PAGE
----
Fast & Furious Presents: Hobbs & Shaw Review

Fast & Furious Presents: Hobbs & Shaw
  • Directing8
  • Writing7
  • Acting7.5

Hobbs & Shaw puts the family back in the Fast & Furious franchise. It's wildly entertaining and so damn over-the-top, but it gets the job done, aside from a few unneeded characters and tie-ins. David Leitch brings steady direction to Chris Morgan's never-ending ability to continue churning out these thrill rides of absurdity.

Fast & Furious Presents: Hobbs & Shaw is the most wholesomely entertaining Fast & Furious movie since Fast Five broke the mold and transformed the simple car heist series into a global phenomenon that keeps growing larger and more insane with each entry. That being said, Hobbs & Shaw is at-times unnecessary, going a little too over-the-top with its ambitions and attempt at spinning even more spin offs (is that a thing now?) from a series that use to just be about going fast.

The world is faced with yet another deadly scenario as a life-stopping virus gets put in the “wrong” hands, which makes the governments that be call upon both Luke Hobbs (Dwayne Johnson) and Deckard Shaw (Jason Statham) to intercept Shaw’s sister Hattie (Vanessa Kirby) before she collides with super-solider bad guy Brixton (Idris Elba), who just so happens to be hell-bent on ushering in a new era of chaos and destruction. Now, in typical Fast & Furious fashion — it’s time to ride or die.

Hobbs & Shaw kicks thing into high gear almost immediately, establishing the ludicrous plot at the very same moment it introduces us to Idris Elba‘s Brixton — a mash-up of a Terminator and Superman all-in-one. Elba’s Brixton might just be one of the most enjoyably bad ass pieces of this wild Fast & Furious puzzle, as he presents a truly engaging bad guy that kicks a ton of ass and makes it look super cool while doing so.

I will admit that the past F&F villains have grown rather stale, including Jason Statham‘s acrobatic Shaw — yes, a bright moment in an otherwise forgettable list of baddies to the series, but even Shaw can only go so far with Vin Diesel before things grow quite old.

Elba’s Brixton on the other hand, introduces a whole new level of super-soldier/super-spy/secret seedy government organization that opens up the Fast & Furious world even more. Elba knows how to pull off the cool and cocky, yet laser-focused and determined look and his performance is absolutely aces.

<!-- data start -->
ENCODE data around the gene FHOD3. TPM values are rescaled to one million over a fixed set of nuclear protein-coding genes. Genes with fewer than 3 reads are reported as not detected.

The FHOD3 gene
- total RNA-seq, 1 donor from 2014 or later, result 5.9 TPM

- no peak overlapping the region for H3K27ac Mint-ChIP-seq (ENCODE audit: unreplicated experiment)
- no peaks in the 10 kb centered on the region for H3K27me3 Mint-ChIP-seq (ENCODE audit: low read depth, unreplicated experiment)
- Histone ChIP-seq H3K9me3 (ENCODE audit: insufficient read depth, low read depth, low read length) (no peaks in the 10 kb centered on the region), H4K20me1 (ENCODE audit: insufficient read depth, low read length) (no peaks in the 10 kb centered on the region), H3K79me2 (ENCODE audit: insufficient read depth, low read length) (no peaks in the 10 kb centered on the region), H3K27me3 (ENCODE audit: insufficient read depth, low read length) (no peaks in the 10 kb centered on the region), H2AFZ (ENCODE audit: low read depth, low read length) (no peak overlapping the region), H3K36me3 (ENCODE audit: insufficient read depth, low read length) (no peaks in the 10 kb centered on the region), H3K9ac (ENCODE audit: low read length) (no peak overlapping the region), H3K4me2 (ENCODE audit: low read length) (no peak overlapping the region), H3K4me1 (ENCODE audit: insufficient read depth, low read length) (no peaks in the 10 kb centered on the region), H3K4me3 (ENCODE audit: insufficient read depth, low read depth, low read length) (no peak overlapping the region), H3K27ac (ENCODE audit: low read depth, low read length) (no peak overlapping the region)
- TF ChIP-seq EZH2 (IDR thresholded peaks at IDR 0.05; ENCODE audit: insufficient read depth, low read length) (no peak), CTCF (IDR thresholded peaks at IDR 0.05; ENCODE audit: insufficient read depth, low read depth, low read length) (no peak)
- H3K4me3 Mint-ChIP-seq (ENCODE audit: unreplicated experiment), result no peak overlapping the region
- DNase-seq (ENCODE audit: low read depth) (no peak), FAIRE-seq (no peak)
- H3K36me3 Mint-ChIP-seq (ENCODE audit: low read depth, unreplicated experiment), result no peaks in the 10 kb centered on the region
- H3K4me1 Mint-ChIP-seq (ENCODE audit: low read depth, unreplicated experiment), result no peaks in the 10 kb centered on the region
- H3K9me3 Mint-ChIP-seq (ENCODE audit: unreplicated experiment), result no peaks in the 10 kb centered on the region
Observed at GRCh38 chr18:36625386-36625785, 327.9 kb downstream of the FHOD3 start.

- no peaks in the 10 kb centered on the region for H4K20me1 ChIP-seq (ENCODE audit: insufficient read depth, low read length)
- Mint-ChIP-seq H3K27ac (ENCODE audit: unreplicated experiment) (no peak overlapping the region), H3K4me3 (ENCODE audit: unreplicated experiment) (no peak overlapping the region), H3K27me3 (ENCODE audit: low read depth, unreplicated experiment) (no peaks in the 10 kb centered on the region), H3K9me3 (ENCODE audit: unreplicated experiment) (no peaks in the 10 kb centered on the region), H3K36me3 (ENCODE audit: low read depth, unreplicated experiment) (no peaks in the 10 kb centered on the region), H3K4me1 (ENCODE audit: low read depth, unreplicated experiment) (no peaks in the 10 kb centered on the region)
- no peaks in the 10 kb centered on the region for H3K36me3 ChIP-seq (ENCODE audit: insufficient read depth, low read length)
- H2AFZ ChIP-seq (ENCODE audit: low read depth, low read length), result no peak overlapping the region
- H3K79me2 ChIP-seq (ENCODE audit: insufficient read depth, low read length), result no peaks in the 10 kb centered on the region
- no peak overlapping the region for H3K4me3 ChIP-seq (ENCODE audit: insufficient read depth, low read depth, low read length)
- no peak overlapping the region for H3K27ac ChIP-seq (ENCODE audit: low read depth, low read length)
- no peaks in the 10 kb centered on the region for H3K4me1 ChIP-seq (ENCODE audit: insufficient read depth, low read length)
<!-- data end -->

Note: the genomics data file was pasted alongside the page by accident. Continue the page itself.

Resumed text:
The rest of the film unfolds in typical Fast & Furious fashion, meaning there’s a lot of action, explosions and over-pumped machismo. Dwayne Johnson and Jason Statham collide with lightning and fireworks that makes for hilarious moments and over-powering bro-ness. It’s silly and fun, while occasionally just a little too stupid, but it’s all in good nature.

The traditional Fast & Furious franchise overly pumps in the family aspect, as the series is just an over-budgeted ABC Network drama, whereas Hobbs & Shaw tones that down initially, only to jam it down your throat towards the end. I will admit that the Samoa stuff felt way too forced for my liking, but it paved the way for some great set pieces and a sick helicopter chase that you just have to see to believe.

The rest of Hobbs & Shaw plays out exactly like you’d expect, with series veteran writer Chris Morgan (and Drew Pearce) continuing to bring the characters together for the most ridiculous moments that are so unbelievably silly, yet incredibly fun. It’s kind of hard not to clap when Elba’s character drives a shape-shifting motorcycle that chases Johnson and Statham through explosion after explosion.

Fast & Furious Presents: Hobbs & Shaw brings the series back to life, after a severely lacking last installment that made me start to think about how much gas was really left in the tank. Its focus on family might feel forced towards the end, but the rest of the film reaffirms the small-scaled intentions of the larger-than-life characters that are constantly causing destruction everywhere that they go.

Director David Leitch brings a class of action directing to the franchise that has sorely been missing. Only Furious 7 director James Wan was able to inject enough visual energy to set his film apart from the rest, while Justin Lin proved to be a steady, if not reliable director that had some very strong highlights, but mostly kept things consistent. Leitch kills the colors, but improves the action choreography and fluidity of most sequences altogether — Hobbs & Shaw feels like the most comprehensible film yet.

There are still whole moments that easily could’ve been removed or characters and tie-ins that didn’t need to happen, but clearly Universal is going the way of the MCU and with that comes some Iron Man 2 flexing that is surely only going to get worse before it can get better. And I’m mostly onboard with that, because Hobbs & Shaw presents a certain amount of mindless fun that’s been missing from the summer blockbuster slate this year.

Fast & Furious Presents: Hobbs & Shaw is the best straight-forward Fast & Furious movie since the iconic Fast Five (not including the touching tribute to Paul Walker in Furious 7) and if the quality is always this high, then I’m more than willing to keep returning to these characters for different side-missions and adventures that don’t always need to involve the one-note Vin Diesel and his narrowing family.

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